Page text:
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VML Canada and Rick Hansen foundation collaborate for new campaign

By Richmond Sentinel

Published 4:29 PDT, Fri May 24, 2024

Last Updated: 10:44 PDT, Mon May 27, 2024


In honour of National AccessAbility Week starting May 26, VML Canada, in partnership with the Rick Hansen Foundation (RHF), have launched a new national campaign to raise awareness of the urgent need for improved accessibility in Canada.

One in four Canadians with a disability in Canada continue to face accessibility barriers daily, an issue that needs to be urgently addressed if Canada is going to meet its goal of a barrier-free country by January 1, 2040.

The campaign creative idea "Just because we can, doesn't mean we should have to" explores the notion that just because people with disabilities can overcome multiple barriers throughout their day, they shouldn't have to.

One of the PSA executions features local Burnaby B.C. resident, Leo Sammarelli, who sustained a spinal cord injury and subsequently taught himself how to climb stairs in his wheelchair to get to his girlfriend's apartment. Another features Paralympian Tara Llanes who also often finds herself figuring out how to navigate barriers when there is no other option.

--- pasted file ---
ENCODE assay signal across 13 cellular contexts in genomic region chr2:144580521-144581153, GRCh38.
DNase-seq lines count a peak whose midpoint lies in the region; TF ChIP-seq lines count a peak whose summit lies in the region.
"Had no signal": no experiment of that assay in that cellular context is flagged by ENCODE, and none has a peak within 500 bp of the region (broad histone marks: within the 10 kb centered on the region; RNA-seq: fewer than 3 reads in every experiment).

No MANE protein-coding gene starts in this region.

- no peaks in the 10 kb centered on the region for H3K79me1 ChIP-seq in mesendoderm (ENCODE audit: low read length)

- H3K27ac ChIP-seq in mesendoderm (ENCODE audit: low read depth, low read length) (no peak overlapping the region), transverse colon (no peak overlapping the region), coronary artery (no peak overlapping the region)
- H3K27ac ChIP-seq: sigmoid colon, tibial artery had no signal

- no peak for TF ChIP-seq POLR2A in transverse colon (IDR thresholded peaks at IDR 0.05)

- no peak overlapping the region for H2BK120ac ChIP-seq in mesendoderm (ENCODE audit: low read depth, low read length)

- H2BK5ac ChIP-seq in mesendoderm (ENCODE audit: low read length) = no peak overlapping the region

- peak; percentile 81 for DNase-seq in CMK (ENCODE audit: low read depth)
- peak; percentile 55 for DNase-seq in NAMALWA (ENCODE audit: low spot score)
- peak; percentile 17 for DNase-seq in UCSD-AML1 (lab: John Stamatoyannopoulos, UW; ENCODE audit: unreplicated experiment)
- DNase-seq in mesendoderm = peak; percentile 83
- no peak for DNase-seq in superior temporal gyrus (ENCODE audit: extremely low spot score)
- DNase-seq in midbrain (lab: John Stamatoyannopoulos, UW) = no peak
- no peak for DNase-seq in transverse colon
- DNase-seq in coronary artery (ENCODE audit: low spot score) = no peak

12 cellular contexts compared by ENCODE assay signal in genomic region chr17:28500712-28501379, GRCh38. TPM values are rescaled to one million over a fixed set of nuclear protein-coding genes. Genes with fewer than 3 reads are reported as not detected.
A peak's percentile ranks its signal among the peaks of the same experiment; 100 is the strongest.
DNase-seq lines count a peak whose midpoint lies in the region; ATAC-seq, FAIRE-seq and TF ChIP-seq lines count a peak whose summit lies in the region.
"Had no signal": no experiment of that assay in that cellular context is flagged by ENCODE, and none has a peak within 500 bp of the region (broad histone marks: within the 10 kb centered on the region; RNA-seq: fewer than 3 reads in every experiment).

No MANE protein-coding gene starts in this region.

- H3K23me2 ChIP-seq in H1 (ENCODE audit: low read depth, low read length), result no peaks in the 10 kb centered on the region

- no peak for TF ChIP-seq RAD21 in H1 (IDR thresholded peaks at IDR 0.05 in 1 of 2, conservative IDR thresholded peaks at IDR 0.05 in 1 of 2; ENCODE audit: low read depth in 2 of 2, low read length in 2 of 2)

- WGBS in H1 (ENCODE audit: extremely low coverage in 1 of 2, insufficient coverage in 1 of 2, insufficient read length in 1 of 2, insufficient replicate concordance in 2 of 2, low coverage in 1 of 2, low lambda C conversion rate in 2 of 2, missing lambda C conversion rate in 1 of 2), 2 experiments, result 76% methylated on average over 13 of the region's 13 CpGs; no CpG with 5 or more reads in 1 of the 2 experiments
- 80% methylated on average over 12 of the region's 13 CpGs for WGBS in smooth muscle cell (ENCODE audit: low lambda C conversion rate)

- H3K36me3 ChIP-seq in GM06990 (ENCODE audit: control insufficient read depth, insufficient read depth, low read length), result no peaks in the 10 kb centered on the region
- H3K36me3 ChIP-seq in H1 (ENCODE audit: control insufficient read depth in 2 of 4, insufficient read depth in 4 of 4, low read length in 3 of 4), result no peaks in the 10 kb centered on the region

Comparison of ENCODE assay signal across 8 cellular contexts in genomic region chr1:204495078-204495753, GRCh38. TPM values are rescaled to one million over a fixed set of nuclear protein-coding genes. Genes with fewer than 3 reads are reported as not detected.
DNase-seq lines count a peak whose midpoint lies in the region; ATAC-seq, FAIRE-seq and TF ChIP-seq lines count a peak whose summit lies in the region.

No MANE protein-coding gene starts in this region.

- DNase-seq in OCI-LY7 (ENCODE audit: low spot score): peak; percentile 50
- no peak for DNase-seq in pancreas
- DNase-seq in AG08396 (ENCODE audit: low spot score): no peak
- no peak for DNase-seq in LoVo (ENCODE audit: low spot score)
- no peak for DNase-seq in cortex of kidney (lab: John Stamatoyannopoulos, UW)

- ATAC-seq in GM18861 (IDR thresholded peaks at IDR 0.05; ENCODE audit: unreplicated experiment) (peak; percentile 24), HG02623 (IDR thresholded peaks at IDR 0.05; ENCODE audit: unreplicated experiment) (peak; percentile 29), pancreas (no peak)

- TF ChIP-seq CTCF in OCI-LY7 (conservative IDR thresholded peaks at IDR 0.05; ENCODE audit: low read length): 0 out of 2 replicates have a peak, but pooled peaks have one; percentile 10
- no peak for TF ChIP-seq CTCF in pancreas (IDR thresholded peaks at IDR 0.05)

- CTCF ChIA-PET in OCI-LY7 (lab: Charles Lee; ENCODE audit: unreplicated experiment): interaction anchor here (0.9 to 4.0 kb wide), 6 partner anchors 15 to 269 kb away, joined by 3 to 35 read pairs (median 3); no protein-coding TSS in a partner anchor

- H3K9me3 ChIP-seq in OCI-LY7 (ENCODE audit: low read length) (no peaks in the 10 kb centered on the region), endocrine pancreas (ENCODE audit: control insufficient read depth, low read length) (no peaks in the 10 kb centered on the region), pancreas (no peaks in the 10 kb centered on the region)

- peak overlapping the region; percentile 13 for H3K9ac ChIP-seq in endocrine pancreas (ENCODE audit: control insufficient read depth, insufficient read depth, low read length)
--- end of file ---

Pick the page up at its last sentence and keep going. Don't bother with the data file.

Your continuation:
Beyond the barriers faced by wheelchair users, the campaign uses digital, animated outdoor, print and radio to highlight other examples of inaccessibility—such as lip reading without proper lighting, navigating intersections without audio cues, and maintaining focus in chaotic environments with neurodivergence.

"Through working with the Rick Hansen Foundation, we learned that all too often people are left o their own devices to overcome accessibility barriers. This not only inspired the creative execution, it also gave us a new appreciation for what the foundation fights for." says Jake Hope, creative director at VML Canada.

A national charity dedicated to removing barriers through accessibility education, training, and certification programs, RHF is committed to helping change design culture and remove barriers to accessibility in our communities, schools and workplaces. Its programs help people with varying disabilities affecting their mobility, vision and hearing and include considerations for neurodiversity.

"Getting the importance of accessibility on the radar of Canadians continues to be a challenge even though 64 per cent of Canadians have a disability or live with/take care of someone with a disability," says Sarah McCarthy, vice president of strategic initiatives at RHF.

"We're incredibly grateful to our long-time pro-bono partners at VML Canada for helping find ways to break through the noise and bring this critically important conversation to the forefront."

The integrated campaign launches today and includes Public Service Announcements in television, radio, outdoor, print, and digital, thanks to the generosity of national in-kind media partners Corus Entertainment, OUTEDGE Media, and The Globe and Mail. The campaign will also air in Chinese, thanks to support of the Fairchild Group.

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